Pranab Mukherjee or as we call Pranab da was the President of India from 2012 to 2017. A powerful orator, scholar and a statesman, Mukherjee had been a Congress stalwart before he was elected as India’s 13th President. Prior to this he had held the posts of defence, external affairs, commerce, finance, shipping, industries during the Congress and UPA regimes from time to time. In fact, reportedly he was the Best Finance Minister in World, according to a survey of Euro money magazine in 1984.
The 84-year-old was detected with COVID-19 on Monday when he was tested prior to the surgery to remove a brain clot. Mukherjee himself tweeted about his COVID status and urged people who had come in contact with him in the last one week to isolate and get tested for the virus.
Pranab Mukherjee made his foray into politics in 1969 when he was elected a member of the Rajya Sabha from the Congress Party after former Prime Minister Indira Gandhi helped him enter Rajya Sabha on a Congress ticket. (He has since been re-elected to the Rajya Sabha in 1975, 1981, 1993 and 1999.).
It is under the Manmohan Singh era during the UPA I and UPA II rule that Pranab da’s stature within and outside Congress grew as the party’s most dependable crisis manager who has, in his long career, mastered the art of political networking. His art came handy for Congress in the era of coalition politics. He is known to have friends in almost every major political party.
In the mid-80s, the Congressman was forced to quit the party. Following Indira Gandhi’s assassination in 1984, her son Rajiv Gandhi came to power. Pranab felt slighted and ignored despite his loyalty towards the party. He quit Congress in protest and formed the Rashtriya Samajwadi Congress. The outfit couldn’t make much breakthrough and Pranab merged it with Congress in 1989 following a settlement with Rajiv Gandhi.
Congress leader Jairam Ramesh once told me that Pranab Mukherjee is like Dhrupad Sangeet, if you don’t understand Dhrupad sangeet or if your ears are not trained to listen to it than it will be difficult for a person to take pleasure in the music. And Pranab Mukherjee, was like Dhrupad sangeet because apparently, he seems as a dreary person as he was far away from what we call now-a-days leading a modern lifestyle.
And I absolutely agree with him as to understand the captivating personality of the former president, one needs to understand him as a person.
Before assuming the office of President in 2012, Mukherjee was often considered the quintessential old-school politician who commanded the respect of all and had friends across the aisle.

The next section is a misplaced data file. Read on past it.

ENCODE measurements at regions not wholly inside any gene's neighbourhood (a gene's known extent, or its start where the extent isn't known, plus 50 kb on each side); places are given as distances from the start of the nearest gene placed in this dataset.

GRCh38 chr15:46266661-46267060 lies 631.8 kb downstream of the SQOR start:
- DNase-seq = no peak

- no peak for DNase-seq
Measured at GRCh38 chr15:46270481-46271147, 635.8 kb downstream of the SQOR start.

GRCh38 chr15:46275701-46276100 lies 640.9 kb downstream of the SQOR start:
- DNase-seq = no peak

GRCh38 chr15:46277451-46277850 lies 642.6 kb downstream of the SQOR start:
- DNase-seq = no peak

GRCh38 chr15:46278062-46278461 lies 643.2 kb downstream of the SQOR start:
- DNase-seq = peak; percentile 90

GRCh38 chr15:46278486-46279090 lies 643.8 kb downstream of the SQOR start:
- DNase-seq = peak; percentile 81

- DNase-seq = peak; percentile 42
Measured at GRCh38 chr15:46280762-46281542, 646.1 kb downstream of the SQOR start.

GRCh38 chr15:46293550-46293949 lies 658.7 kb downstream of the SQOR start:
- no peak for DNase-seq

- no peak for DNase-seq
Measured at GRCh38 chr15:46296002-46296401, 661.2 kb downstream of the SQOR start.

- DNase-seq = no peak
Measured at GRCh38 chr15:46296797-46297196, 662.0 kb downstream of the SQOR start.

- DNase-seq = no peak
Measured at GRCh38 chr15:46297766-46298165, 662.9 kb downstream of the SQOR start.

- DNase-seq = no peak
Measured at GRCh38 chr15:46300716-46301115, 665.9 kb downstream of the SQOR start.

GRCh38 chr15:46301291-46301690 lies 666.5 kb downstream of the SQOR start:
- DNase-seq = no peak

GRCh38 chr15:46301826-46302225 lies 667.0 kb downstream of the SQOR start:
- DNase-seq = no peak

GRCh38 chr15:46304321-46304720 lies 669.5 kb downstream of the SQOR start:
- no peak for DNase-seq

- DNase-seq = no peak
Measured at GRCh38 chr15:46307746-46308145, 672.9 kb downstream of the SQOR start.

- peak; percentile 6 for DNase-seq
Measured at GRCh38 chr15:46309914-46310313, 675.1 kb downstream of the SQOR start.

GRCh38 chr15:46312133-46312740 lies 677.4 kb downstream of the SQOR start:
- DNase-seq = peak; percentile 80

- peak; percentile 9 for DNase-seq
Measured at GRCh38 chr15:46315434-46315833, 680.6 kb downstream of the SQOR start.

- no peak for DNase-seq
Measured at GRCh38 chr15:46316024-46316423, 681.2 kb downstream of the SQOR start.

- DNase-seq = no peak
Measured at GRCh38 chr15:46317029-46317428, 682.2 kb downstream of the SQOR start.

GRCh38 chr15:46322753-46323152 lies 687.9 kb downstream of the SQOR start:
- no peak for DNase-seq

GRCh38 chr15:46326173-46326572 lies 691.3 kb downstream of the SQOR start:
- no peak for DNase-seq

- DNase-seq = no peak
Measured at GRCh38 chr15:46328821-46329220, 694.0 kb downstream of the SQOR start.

I have had the opportunity to meet Pranab Mukherjee in the year 1984. I met him through Amiya Dutta, then president of the District Congress, who joined Pranab Mukherjee’s party. I met him in his apartment in South Avenue, and after that I have travelled with him to quite a number of places in India and abroad.
Let me share a funny incident, once I went to Pranab Mukherjee’s room, I stood there for a while as he was going through some files with much concentration and i didn’t find it necessary to interrupt him. I stood there because he didnt ask me to sit. Then looking up he saw me and said, “Why don’t you sit down? Sit down please!” He then told me, “This reminds me of a story”. He said that once his secretary, who was elder to him, was standing similarly like I was when Pranab da failed to notice him. and when Pranab da asked him, why was he standing the bureaucrat then told him, “I might be senior to you by age but you’re the minister and I am your secretary and according the Constitutional protocol I must abide by it. I will only sit if you ask me to.” Then jokingly sharing the story with me he said ‘You’re no bureaucrat, you’re a journalist then why are you abiding by all these protocols?’ and we both laughed.
I have always mentioned this about Pranab Mukherjee that his individuality is of consensus composition. He was never really a confrontationist. He was known as Chanakya of Indian politics because he was a great negotiator, manipulator and everything that was necessary for politics, he had them all. Bharat Ratna, the highest civilian honour, was conferred on him. Mukherjee was never an ordinary citizen, at least since July 1969 when he entered Parliament at the age of 34.
Today when Pranab Mukherjee finds himself in the middle of a new battle and what is perhaps the last battle of his illustrious life, his memories seems to be coming flooding back.